Share this page Share
Kleine tekst Medium tekst Grote tekst   
Your location:   Home   >  Home

Tidying rooms and tending hearts: An explorative, mixed-methods study of hospital cleaning staff ’s experiences with seriously ill and dying patients


 

Each month, one article from Palliative Medicine, the EAPC's official research journal, is selected as 'Editor's choice' and the author invited to contribute a short post to the EAPC blog explaining the background to the full article in the journal. This month's 'Editor's choice' is described below with access to the free PDF version.  (You can also read the blog post version here)

Abstract

Background/aim: Palliative care is based on multi-professional team work. In this study, we investigated how cleaning staff communicate and interact with seriously ill and dying patients as well as how cleaning staff cope with the situation of death and dying.

Design: Sequential mixed methods, consisting of semi-structured interviews, focus groups, and a questionnaire. Interviews and focus group discussions were content analyzed and results were used to create a questionnaire. Quantitative data were submitted to descriptive analysis.

Setting: Large university clinic in southern Germany.

Participants: A total of 10 cleaning staff participated in the interviews and 6 cleaning staff took part in the focus group discussion. In addition, three managerial cleaning staff participated in a separate focus group. Questionnaires were given to all cleaning staff (n = 240) working at the clinic in September 2008, and response rate was 52% (125/240).

Results: Cleaning staff described interactions with patients as an important and fulfilling aspect of their work. About half of participants indicated that patients talk with them every day, on average for 1–3 min. Conversations often revolved around casual topics such as weather and family, but patients also discussed their illness and, occasionally, thoughts regarding death with cleaning staff. When patients addressed illness and death, cleaning staff often felt uncomfortable and helpless.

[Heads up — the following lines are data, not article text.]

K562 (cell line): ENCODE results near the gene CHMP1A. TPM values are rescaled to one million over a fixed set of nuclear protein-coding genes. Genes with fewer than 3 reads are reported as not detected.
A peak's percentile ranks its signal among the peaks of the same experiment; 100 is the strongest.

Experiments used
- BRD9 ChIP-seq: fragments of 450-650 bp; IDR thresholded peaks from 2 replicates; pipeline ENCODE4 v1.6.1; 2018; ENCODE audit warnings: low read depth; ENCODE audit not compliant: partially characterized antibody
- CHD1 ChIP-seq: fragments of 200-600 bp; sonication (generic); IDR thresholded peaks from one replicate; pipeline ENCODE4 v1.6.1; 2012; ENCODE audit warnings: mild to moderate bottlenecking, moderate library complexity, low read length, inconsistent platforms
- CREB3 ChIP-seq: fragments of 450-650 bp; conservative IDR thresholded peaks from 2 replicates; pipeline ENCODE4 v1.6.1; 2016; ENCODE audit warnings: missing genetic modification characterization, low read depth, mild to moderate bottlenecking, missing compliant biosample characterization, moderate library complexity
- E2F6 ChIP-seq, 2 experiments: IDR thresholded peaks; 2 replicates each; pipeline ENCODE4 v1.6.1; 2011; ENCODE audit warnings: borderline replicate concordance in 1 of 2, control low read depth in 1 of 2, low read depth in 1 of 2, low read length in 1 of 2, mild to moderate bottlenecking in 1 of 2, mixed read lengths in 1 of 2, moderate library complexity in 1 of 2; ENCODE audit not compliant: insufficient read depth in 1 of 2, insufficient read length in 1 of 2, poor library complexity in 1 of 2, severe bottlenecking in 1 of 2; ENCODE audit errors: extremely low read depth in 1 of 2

Conclusion: Cleaning staff perceive that they have an important role in the clinic—not only cleaning but also supporting patients. Likewise, patients appreciate being able to speak openly with cleaning staff. Still, it appears that cleaning staff may benefit from additional training in communication about sensitive issues such as illness and death.

Keywords

Palliative care, palliative medicine, patient care team, interprofessional relations, job satisfaction

To download the file, please click here.

This document can be downloaded as pdf files for personal academic use. Anyone wishing to use it for commercial purposes or needing to make multiple copies must contact the publisher of Palliative Medicine - SAGE Publications Ltd, Oliver’s Yard, 55 City Road, London EC1Y 1SP, United Kingdom.
Click here to send an
Email or visit www.uk.sagepub.com/journalsPermissions.nav
 


Written By: Karin Jors, Svenja Tietgen, Carola Xander, Felix Momm and Gerhild Becker
Published: 13-01-2017


Back
Tidying rooms and tending hearts: An explorative, mixed-methods study of hospital cleaning staff ’s experiences with seriously ill and dying patients
  © EAPC Onlus 2010 - All rights reserved.
See the Terms of Use for additional copyright information